THE NATURE OF PALESTINIAN SOCETY The characteristic of the Palestinian society similar to neighbor countries like Syria and Lebanon is mainly determined by the patriarchal components of society. Since patriarchy is the domination of men over women and Palestine is patriarchal society Palestinian women has been the sufferers of society. Apart from being member of patriarchal society living in the occupied territories under the pressure of Israeli troop the condition of Palestinian women got worsened. Moreover, life in the occupied territories prevented any educational improvement so women did not have chance to receive qualified and equal education opportunities. As a result of this situation Palestinian women did not initiate any feminist movement. 2.1 The reasons which caused backward situation of Palestinian women According to Zahira Kamal the reasons which caused backward situation of Palestinian women are: 1) the distorted and backward socioeconomic structure that has traditionally prevented women from potentially great contributions in the production of goods and 2) an ideological structure that is based that is based on ancestral traditions.

The cultural codes which are

defined by patriarchy and inherent by women unconsciously is another problematic issue of Palestinian women. The accepted role of men is being in outside so men can be easily part of politics and have the right to protests against Israeli troops whereas women are generally live at home and can only be spectators of reactions of men. Moreover, the term of honor is defined with the existence of women and regarded men as the protector of honor of women. Therefore, the emancipation and political reactions of women becomes more difficult under the any fear of loss of their honor. When women start to think any reaction against Israeli they have to consider any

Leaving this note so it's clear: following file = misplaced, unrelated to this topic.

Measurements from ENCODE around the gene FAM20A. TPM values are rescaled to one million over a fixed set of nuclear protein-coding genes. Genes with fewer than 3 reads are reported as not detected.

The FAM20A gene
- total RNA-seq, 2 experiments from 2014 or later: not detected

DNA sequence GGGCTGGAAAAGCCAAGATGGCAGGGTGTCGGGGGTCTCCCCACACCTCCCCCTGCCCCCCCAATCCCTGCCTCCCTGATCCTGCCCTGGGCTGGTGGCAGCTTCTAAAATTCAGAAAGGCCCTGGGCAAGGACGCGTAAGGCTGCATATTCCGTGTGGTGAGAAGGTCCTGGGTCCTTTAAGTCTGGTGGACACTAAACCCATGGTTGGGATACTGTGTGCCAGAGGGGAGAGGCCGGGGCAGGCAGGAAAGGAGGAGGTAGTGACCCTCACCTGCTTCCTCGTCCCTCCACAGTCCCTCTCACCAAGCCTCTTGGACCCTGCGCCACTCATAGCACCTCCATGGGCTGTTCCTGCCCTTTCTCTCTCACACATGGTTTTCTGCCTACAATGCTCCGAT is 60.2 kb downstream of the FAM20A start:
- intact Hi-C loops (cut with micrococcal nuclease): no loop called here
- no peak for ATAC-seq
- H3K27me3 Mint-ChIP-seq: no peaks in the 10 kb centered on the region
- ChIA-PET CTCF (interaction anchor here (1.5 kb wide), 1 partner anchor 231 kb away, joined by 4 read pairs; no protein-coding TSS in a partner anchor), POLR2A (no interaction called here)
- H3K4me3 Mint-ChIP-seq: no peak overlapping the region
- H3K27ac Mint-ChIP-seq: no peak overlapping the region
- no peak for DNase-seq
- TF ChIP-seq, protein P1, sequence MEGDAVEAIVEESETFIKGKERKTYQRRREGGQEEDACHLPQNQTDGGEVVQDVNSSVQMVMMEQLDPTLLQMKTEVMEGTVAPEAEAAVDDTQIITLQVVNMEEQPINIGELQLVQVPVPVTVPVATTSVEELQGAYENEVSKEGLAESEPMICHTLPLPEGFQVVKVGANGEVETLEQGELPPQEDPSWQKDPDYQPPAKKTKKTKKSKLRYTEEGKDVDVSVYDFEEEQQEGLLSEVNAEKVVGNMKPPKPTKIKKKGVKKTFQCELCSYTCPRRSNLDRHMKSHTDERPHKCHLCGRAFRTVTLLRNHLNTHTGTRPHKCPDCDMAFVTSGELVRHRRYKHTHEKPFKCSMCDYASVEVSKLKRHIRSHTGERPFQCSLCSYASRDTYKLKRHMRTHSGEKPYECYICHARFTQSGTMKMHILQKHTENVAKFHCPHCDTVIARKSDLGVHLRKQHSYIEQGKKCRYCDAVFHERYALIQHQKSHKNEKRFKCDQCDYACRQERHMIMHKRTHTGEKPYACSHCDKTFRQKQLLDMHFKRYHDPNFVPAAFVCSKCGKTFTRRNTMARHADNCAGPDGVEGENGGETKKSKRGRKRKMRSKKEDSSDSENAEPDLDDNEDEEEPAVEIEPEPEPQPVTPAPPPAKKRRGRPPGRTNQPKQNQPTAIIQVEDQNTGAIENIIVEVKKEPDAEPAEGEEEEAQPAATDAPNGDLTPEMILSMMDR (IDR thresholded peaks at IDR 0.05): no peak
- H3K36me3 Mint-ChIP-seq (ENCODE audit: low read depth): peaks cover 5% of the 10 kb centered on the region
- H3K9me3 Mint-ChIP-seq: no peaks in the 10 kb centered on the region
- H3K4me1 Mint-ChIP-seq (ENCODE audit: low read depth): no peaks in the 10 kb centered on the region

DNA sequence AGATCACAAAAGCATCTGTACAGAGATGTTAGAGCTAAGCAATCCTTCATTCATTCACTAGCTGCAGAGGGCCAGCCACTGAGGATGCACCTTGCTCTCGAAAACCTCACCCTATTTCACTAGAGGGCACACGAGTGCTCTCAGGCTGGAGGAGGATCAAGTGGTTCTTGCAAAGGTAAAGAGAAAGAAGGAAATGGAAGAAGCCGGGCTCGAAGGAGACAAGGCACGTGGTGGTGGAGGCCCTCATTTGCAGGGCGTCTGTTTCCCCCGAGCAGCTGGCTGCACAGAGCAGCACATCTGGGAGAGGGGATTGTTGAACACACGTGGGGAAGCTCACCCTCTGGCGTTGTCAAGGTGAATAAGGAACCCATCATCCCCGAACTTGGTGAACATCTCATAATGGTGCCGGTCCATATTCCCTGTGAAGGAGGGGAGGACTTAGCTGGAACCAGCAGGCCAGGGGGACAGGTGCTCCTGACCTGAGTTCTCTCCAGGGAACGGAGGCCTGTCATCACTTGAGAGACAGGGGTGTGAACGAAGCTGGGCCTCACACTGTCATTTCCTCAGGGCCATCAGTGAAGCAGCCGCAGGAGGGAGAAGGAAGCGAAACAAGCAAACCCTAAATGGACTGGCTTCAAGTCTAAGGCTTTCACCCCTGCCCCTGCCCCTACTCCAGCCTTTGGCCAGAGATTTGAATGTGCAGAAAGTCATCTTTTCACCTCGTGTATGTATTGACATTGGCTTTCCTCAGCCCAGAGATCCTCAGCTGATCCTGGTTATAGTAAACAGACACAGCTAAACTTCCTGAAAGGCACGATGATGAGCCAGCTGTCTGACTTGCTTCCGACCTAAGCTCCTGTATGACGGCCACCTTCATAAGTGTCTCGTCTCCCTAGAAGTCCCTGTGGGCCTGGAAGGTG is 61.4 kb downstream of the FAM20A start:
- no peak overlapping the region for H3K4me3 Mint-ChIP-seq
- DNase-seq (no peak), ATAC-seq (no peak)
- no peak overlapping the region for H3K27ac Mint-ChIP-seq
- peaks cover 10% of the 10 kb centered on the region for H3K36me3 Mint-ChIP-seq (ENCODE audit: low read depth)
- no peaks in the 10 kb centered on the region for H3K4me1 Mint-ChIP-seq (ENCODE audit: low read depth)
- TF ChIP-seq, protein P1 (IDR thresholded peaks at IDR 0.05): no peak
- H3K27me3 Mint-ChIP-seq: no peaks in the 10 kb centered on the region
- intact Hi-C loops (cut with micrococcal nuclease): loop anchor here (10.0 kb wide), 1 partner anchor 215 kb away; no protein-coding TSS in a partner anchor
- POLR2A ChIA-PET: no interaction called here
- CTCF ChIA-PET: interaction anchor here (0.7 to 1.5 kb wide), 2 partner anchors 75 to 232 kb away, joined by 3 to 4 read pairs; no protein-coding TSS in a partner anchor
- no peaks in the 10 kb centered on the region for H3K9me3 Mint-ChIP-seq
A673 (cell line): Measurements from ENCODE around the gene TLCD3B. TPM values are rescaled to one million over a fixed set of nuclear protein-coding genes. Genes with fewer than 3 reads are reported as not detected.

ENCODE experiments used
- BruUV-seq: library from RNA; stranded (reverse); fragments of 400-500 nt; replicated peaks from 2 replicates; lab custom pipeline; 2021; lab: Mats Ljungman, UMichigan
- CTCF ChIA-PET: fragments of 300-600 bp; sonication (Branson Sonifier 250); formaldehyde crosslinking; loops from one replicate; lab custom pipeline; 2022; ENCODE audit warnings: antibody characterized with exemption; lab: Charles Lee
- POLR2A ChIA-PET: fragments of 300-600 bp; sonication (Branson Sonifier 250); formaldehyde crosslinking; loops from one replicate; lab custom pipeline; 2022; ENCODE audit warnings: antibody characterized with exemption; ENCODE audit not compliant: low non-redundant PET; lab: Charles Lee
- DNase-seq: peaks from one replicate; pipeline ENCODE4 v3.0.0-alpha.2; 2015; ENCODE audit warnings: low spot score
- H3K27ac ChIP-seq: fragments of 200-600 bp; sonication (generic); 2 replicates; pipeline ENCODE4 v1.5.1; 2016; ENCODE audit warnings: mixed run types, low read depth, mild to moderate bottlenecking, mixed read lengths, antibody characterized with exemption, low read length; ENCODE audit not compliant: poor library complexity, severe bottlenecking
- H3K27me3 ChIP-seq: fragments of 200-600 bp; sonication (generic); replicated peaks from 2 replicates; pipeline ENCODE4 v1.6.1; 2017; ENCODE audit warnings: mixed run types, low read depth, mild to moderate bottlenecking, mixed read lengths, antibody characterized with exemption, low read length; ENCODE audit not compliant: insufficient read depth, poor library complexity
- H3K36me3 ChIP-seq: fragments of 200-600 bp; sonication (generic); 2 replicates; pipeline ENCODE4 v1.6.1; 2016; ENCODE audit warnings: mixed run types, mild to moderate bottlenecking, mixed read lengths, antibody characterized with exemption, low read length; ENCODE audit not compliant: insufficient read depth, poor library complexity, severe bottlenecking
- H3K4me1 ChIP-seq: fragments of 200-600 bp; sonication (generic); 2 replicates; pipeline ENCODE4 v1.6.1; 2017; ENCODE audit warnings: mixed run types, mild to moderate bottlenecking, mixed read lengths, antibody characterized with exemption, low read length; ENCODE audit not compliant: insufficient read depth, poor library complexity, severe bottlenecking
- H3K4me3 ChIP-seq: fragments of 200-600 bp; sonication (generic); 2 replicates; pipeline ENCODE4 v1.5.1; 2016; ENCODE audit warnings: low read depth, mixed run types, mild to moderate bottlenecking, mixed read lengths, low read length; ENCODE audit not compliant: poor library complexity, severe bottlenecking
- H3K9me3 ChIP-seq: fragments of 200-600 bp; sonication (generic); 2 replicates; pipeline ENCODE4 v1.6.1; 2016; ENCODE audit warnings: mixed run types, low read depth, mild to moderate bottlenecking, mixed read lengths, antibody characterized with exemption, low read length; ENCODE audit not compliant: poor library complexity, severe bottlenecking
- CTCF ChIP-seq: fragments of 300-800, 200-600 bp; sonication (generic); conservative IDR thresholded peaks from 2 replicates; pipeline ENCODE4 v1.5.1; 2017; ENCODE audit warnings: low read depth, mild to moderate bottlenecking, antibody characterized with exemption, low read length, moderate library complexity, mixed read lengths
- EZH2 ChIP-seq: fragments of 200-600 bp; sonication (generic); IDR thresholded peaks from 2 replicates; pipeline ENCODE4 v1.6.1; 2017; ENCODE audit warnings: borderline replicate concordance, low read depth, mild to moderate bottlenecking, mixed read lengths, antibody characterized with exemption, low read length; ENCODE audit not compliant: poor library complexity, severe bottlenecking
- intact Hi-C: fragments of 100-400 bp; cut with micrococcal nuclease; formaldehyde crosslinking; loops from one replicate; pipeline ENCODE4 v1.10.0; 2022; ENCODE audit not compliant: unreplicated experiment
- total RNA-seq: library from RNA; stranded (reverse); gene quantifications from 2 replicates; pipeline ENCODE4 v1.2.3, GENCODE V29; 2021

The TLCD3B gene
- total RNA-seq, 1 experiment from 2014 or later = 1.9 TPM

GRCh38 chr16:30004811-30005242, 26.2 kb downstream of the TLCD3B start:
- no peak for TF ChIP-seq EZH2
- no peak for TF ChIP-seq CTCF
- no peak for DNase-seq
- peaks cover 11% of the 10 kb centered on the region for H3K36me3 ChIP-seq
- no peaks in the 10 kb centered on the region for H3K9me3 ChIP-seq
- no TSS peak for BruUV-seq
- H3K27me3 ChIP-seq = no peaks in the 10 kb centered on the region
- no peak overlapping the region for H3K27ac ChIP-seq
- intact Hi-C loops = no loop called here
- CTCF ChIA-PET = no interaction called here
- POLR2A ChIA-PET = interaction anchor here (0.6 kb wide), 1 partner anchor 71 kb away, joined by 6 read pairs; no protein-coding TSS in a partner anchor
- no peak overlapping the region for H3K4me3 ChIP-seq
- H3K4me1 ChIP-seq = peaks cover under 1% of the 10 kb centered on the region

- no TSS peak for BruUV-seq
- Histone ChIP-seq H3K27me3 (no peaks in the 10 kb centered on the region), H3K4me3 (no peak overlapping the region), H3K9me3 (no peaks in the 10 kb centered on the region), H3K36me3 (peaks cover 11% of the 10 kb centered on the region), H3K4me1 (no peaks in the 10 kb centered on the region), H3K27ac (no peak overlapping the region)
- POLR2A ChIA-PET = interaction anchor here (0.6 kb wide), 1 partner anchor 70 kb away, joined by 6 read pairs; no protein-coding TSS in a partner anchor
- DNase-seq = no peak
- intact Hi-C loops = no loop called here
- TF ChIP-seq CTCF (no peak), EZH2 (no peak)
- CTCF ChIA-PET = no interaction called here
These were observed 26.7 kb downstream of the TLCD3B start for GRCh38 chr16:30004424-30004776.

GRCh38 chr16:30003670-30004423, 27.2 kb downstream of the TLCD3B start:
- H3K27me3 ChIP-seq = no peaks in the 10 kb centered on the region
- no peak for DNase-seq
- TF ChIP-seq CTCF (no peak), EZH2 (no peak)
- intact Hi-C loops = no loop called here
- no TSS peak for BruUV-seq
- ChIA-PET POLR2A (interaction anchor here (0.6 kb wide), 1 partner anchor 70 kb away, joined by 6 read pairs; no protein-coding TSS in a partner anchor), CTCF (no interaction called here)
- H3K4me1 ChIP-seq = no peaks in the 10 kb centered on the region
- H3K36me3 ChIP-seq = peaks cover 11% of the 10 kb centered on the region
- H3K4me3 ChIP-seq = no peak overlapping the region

Zahira Kamal. The Development of the Palestinian Womens Movement in the Occupied Territories: Twenty years after the Israeli Occupation. Palestinian Women of Gaza and the West Bank. (ed.) Suha Sabbagh. Bloomington: Indiana University Press, 1998) Pp 270. p 79

violence especially sexual violence.

Since when they were arrested interrogation will be